The 2,400-page National Defense Authorization Act that Congress sent to President Trump last week is packed with new military policies and weapons purchases. But also tucked into the voluminous legislation is a warning about climate change, something Trump has openly ridiculed for years.
Changing climate is a “direct threat” to U.S. national security, endangering 128 military bases with sea rise and global destabilization that could fuel terror groups, according to the NDAA, which is a bipartisan compromise struck by the House and Senate.
The bill orders a Pentagon report on the top 10 at-risk bases and what should be done to protect them.
Trump, who has described himself as a climate change skeptic, indicated he will sign the $700 billion policy bill, calling it an historic boost for the military that “could not come at a better time for our nation.” The provision is one among hundreds that offer defense reforms as well as more aircraft, ships and troops.
The language on climate change, almost certain to become law, is a sign that under the new Republican administration, Congress is moving toward more acceptance of the phenomenon being a serious security issue, and that the military will continue efforts to assess and plan for the risks.
Lawmakers have shifted from being a headwind on climate change as a national security issue to being a tailwind, said John Conger, a senior policy adviser with the Center for Climate and Security.
“During the last administration they pushed back — don’t do as much, reduce your funding — now they are saying to do more,” said Conger, who is a former Defense Department deputy comptroller. “I think there is a growing acceptance of the relevance of some of these issues and I think the fact that they put language in the bill reflects that.”
It is not the first time Congress has ordered up a report on the topic. The Senate Appropriations Committee required an assessment on climate change from the Pentagon in 2015 that found it is a security risk and said combatant commanders were already figuring forecasts into their planning.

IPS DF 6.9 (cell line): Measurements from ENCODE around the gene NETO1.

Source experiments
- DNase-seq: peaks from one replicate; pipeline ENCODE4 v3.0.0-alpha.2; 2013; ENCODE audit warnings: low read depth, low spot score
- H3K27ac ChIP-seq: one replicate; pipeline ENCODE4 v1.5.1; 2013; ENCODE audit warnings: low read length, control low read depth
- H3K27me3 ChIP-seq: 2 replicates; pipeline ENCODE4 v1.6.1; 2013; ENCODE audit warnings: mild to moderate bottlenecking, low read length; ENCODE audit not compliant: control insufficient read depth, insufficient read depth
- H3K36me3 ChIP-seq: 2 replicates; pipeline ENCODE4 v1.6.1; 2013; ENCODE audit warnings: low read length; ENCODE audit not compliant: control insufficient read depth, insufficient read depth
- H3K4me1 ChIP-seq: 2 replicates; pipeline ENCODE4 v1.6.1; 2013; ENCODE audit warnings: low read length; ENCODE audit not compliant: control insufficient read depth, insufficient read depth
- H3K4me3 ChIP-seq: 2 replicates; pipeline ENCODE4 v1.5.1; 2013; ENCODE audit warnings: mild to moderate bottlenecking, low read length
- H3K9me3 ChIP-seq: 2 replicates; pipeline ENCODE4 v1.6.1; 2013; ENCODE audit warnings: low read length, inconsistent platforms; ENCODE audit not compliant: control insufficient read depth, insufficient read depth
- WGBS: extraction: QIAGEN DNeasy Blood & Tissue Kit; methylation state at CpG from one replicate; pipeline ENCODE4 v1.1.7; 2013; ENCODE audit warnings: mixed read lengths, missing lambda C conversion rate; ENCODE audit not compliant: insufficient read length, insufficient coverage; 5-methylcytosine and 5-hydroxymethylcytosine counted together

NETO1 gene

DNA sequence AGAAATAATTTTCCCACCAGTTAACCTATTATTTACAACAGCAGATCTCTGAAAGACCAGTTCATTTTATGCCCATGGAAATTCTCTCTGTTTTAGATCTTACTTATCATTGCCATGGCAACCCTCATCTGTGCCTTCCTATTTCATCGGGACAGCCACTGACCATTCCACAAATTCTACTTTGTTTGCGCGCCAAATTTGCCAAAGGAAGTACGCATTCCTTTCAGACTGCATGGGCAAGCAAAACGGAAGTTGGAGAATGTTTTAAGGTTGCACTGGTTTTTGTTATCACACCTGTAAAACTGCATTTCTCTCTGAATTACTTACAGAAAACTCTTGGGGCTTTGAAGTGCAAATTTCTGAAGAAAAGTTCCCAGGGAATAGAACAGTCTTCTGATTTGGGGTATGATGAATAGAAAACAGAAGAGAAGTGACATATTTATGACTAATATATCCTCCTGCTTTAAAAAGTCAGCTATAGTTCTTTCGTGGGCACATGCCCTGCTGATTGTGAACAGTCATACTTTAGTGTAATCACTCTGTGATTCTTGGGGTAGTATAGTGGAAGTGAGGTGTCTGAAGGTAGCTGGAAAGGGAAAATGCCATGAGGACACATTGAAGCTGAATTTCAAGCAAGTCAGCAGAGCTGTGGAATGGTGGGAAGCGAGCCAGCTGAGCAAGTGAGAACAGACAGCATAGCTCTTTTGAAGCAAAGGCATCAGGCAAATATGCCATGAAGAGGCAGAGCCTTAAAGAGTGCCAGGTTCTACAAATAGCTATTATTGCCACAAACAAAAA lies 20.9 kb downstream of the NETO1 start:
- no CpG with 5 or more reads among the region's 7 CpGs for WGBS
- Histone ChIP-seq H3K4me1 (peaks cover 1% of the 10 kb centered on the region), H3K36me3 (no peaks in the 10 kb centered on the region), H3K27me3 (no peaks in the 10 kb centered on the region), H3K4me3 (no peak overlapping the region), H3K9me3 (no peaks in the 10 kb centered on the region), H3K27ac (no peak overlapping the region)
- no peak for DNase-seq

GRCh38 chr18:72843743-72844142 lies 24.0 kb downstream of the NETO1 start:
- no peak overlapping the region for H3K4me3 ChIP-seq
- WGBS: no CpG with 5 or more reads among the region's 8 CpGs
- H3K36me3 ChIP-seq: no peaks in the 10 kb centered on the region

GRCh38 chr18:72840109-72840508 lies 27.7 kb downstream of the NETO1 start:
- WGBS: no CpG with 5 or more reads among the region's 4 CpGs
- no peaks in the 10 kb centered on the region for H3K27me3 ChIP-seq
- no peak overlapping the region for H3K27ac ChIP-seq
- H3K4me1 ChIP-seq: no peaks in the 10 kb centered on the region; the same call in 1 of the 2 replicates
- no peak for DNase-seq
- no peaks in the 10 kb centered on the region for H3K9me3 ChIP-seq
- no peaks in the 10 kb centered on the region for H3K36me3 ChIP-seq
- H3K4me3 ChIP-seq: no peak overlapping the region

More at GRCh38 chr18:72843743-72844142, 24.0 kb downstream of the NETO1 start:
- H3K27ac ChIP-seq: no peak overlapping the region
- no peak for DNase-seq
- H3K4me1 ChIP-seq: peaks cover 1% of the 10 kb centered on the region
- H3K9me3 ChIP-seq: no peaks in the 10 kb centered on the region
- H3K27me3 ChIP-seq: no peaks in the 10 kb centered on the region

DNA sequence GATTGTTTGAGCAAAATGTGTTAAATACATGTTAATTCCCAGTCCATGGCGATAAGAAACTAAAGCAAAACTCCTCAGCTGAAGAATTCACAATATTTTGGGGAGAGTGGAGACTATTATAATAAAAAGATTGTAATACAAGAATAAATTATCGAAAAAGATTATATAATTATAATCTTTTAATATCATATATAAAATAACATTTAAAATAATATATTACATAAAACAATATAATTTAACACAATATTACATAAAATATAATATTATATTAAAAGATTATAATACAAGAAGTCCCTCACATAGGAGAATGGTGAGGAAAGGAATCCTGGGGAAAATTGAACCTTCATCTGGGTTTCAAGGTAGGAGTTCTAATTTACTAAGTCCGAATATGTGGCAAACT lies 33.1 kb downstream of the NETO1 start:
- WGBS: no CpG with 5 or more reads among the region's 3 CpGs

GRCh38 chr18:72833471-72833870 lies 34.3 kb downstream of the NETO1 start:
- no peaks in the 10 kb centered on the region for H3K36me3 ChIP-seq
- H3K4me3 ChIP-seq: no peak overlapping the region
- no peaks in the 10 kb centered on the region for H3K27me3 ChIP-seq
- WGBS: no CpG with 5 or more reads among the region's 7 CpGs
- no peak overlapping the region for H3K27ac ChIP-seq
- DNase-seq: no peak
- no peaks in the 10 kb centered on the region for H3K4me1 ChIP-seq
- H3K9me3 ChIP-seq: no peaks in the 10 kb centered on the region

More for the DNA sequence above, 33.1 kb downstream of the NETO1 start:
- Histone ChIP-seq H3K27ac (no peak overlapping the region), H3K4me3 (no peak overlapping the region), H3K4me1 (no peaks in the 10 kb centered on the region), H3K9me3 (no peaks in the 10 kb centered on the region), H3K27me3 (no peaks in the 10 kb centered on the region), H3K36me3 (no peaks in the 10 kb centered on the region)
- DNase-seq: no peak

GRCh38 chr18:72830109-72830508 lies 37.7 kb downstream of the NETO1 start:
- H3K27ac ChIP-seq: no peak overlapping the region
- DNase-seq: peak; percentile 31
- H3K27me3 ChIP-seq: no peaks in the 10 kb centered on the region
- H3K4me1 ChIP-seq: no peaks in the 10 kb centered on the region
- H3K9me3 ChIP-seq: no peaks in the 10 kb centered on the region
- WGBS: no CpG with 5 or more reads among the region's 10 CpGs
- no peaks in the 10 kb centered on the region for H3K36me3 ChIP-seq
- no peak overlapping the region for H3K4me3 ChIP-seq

But Conger said the new NDAA report is a shift because it requires the military to say how it will shore up the at-risk bases and what the cost may be.
Rep. Jim Langevin, D-R.I., a member of the House Armed Services Committee, proposed the legislation this year and added it to an early version of the NDAA.
“Congress has ignored this issue for far too long, and I hope this provision represents a turning point on climate change denial in Washington, D.C.,” Langevin said when the bill was passed.
It survived the bill’s markup in the Republican majority House committee and a floor debate, and was eventually adopted by an NDAA conference committee headed by Sen. John McCain, R-Ariz., and Rep. Mac Thornberry, R-Texas.
Still, it remains an open question how the Trump administration might treat climate change as a defense issue.
Before becoming president, Trump criticized climate change as a hoax. And although he has since appeared to moderate that view, his Environmental Protection Agency has removed references to it. But the White House also approved the release this month of a major multi-agency report finding humans are the main driver of changing climates.
Give me clean, beautiful and healthy air - not the same old climate change (global warming) bullshit! I am tired of hearing this nonsense.— Donald J. Trump (@realDonaldTrump) January 29, 2014
There was widespread acknowledgement of climate change under the Barack Obama administration following skepticism from the George W. Bush administration, and that coincided with an uptick in the Pentagon work on the issue as a security risk, including strategic climate change roadmaps.
Despite shifting political winds, the military has been discussing the implications of climate change since the 1990s and the urgency has only seemed to increase in recent years. The melting sea ice in the Arctic and the race to counter Russian influence in the region has become a major and very public security challenge for the Pentagon and for the Coast Guard.
“When politics affects the debate of what you can and cannot pay attention to or everything we do in this space is somehow politicized, it throws a wrench into the pragmatic apolitical instincts of the military,” Conger said. “The military’s goal is to be pragmatic and apolitical.”
The Trump administration has opposed regulating emissions, which most climate scientists believe are fueling changes. That may remain its limited focus when it comes to the Pentagon's work, Conger said.
“It is a much bigger thing to tell the DoD that they cannot take a risk factor [climate change] into account and I suspect they won’t try,” he said. “I suspect that the White House will let DoD be and go and do their mission without prioritizing this particular aspect of it.”